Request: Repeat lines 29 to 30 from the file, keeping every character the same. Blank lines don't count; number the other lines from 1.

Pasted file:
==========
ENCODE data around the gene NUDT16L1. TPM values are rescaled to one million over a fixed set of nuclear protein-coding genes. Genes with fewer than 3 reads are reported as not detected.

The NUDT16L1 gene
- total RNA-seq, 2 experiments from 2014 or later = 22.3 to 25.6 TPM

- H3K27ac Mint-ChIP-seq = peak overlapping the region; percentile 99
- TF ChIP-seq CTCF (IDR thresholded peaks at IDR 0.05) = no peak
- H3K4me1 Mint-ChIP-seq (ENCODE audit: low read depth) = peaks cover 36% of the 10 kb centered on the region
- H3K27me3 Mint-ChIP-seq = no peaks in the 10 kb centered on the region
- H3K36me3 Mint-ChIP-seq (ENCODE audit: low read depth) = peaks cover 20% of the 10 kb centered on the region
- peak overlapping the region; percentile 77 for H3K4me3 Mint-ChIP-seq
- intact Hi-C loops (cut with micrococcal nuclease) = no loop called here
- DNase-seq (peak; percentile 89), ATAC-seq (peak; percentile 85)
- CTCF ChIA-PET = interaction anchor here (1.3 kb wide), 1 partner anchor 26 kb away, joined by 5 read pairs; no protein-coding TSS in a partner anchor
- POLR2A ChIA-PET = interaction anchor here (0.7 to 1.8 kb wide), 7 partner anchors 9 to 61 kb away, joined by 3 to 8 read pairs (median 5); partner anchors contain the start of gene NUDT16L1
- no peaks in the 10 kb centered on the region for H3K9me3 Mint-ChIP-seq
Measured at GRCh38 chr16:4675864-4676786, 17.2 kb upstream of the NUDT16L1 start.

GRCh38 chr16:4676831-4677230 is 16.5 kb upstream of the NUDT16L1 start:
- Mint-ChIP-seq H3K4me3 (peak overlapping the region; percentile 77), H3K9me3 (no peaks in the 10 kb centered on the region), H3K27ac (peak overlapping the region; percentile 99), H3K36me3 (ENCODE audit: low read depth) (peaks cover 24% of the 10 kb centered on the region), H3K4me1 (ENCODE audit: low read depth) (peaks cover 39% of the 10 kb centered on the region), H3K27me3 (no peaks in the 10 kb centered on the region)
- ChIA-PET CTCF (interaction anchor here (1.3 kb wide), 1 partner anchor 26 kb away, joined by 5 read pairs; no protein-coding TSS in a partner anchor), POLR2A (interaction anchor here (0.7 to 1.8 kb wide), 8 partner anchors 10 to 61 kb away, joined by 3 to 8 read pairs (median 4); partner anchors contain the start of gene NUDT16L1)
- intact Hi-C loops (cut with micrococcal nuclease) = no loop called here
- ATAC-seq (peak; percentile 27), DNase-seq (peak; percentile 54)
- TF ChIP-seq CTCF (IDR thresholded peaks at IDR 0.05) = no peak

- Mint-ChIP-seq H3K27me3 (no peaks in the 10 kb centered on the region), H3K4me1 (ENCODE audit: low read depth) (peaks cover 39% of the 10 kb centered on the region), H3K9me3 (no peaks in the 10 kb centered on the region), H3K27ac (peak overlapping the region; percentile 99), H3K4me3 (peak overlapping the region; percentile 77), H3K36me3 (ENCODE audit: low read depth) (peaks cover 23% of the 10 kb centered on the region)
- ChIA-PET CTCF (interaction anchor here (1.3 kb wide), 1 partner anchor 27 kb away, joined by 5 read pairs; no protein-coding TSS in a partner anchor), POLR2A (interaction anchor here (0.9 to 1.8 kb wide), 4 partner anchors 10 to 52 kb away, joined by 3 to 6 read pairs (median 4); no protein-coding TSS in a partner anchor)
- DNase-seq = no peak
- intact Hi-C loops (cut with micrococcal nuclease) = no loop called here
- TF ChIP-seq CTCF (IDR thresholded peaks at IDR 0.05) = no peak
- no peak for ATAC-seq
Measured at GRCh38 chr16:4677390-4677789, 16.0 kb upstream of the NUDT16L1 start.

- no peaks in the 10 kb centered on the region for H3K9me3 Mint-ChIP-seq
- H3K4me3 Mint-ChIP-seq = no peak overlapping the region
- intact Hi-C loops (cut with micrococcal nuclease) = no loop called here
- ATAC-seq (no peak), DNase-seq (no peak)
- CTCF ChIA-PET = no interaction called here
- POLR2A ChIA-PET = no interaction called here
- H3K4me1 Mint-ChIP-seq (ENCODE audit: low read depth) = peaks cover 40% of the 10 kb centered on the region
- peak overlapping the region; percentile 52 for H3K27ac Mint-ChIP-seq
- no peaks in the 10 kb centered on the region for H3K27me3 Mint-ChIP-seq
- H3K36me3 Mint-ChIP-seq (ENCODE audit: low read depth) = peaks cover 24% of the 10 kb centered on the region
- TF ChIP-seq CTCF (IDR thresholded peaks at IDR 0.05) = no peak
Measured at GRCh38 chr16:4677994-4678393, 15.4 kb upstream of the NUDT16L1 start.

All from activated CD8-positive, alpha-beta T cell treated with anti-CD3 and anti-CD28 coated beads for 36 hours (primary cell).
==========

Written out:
- no peaks in the 10 kb centered on the region for H3K9me3 Mint-ChIP-seq
- H3K4me3 Mint-ChIP-seq = no peak overlapping the region